Resource Consumption

Museum of London – Sustainability Statement

The Museum of London is the leading museum for London. Understanding the environmental impacts of our activities and reducing these where possible is an important element of being a leading museum and an area where we are committed to continual improvement.In the following areas Museum of London will;

Management and legislation

  • develop and continually improve its information gathering, target setting and reporting on environmental issues
  • reflect environmental and sustainability issues in its public programme (exhibitions, events, activities) where relevant
  • encourage all staff to work in an environmentally responsible manner and to contribute to improving performance
  • ensure compliance with all relevant legislation, statutory regulation and codes of practice from Display Energy Certificates to disposal of hazardous materials

Resource consumption (energy and water)

  • monitor its energy and water consumption regularly
  • seek to implement energy and water efficient solutions as part of maintenance upgrades and major refurbishment projects
  • continually raise staff awareness and encourage a culture of responsible energy usage
  • use harvested rainwater for toilets where possible and for all garden irrigation
  • continue to look for ways to improve the energy efficiency of stores
  • monitor, maintain and run environmental control equipment at an optimum level reducing energy wastage
  • reduce its carbon footprint through a combination of the measures in this policy

The three ‘R’s (reducing, re-using, recycling) and waste management

  • increase the use of our website as a source of information rather than printed materials
  • reduce waste through minimising consumption, re-using and recycling
  • provide recycling containers and bins, and recycle paper, cardboard, glass, plastics (as accepted), cans and tins as a minimum at all sites
  • consider alternative options for equipment and materials before disposal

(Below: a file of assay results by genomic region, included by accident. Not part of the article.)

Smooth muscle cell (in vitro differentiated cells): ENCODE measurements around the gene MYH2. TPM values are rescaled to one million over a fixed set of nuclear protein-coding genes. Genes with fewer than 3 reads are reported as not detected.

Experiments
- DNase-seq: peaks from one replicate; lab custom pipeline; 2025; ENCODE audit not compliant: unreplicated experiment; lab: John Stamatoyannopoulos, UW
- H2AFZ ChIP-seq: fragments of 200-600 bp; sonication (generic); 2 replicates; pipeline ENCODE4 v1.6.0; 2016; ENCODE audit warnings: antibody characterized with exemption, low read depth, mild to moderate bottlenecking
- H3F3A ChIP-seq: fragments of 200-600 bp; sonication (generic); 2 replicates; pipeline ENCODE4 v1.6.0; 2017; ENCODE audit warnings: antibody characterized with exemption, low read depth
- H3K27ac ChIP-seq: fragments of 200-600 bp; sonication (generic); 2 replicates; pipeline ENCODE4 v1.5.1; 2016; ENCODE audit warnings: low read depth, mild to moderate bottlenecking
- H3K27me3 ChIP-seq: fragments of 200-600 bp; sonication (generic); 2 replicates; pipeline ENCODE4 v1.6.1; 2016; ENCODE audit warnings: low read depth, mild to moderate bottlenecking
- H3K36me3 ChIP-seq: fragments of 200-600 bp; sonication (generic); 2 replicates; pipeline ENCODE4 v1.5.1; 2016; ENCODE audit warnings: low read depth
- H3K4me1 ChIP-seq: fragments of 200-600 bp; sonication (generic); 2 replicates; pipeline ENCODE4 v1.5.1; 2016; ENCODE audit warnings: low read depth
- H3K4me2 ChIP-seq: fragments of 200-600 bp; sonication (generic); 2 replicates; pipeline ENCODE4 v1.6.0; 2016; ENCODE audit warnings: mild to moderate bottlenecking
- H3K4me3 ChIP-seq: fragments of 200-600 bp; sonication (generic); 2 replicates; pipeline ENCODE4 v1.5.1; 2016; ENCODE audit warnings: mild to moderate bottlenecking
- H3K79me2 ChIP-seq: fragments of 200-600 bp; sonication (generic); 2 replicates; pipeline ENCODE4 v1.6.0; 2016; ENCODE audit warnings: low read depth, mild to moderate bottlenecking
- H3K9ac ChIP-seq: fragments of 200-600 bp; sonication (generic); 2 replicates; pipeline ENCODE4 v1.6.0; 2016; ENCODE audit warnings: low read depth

• minimise the use of chemicals harmful to the environment to a level consistent with the needs to properly
  • and safely conserve objects
  • dispose of used and surplus chemicals in a safe and responsible manner using licensed contractors

Building and refurbishment

  • require all new building and refurbishment work to improve environmental performance through design, construction and operation for both public and back of house areas
  • carry out energy and environment appraisals and assessments in line with best practice when refurbishing premises
  • maintain high standards of energy and environmental management, including noise
  • ensure the Museum will not contaminate soil, ground and surface water from buildings, building materials or gas
  • require tenders, where necessary, to specify what Environmental or Waste Management Systems have been put in place and to monitor these


  • aim to balance sustainability considerations with Value for Money principles
  • ensure materials used and goods purchased derive, where possible and relevant, from sustainable sources
  • work with catering partners to offer organic and fair-trade food and drink where possible
  • consider the sustainability policies and practices of suppliers and contractors
  • ensure all paper and printed materials for general use are, as a minimum, Forestry Stewardship Council (FSC) certified

Travel and transport

  • encourage the use of public transport by staff and visitors
  • support cycling and car sharing initiatives
  • limit journeys by Museum vehicles to essential operational requirements
  • ensure Museum vehicles are maintained to ensure they run economically
  • consider different transport options when moving objects on loan, whilst ensuring care of collections

Approved by the Museum of London Executive Committee in February 2011

Tomorrow’s World: Britain’s Share in a Sustainable Future. by Bullock, Simon, McLaren, Duncan and Yousuf, Nusrat.

Researched and written by an eminent team at Friends of the Earth, Tomorrow’s World argues that Britain must make deep cuts in resource consumption in order to allow developing countries to escape from poverty, and to prevent further breaches of environmental limits.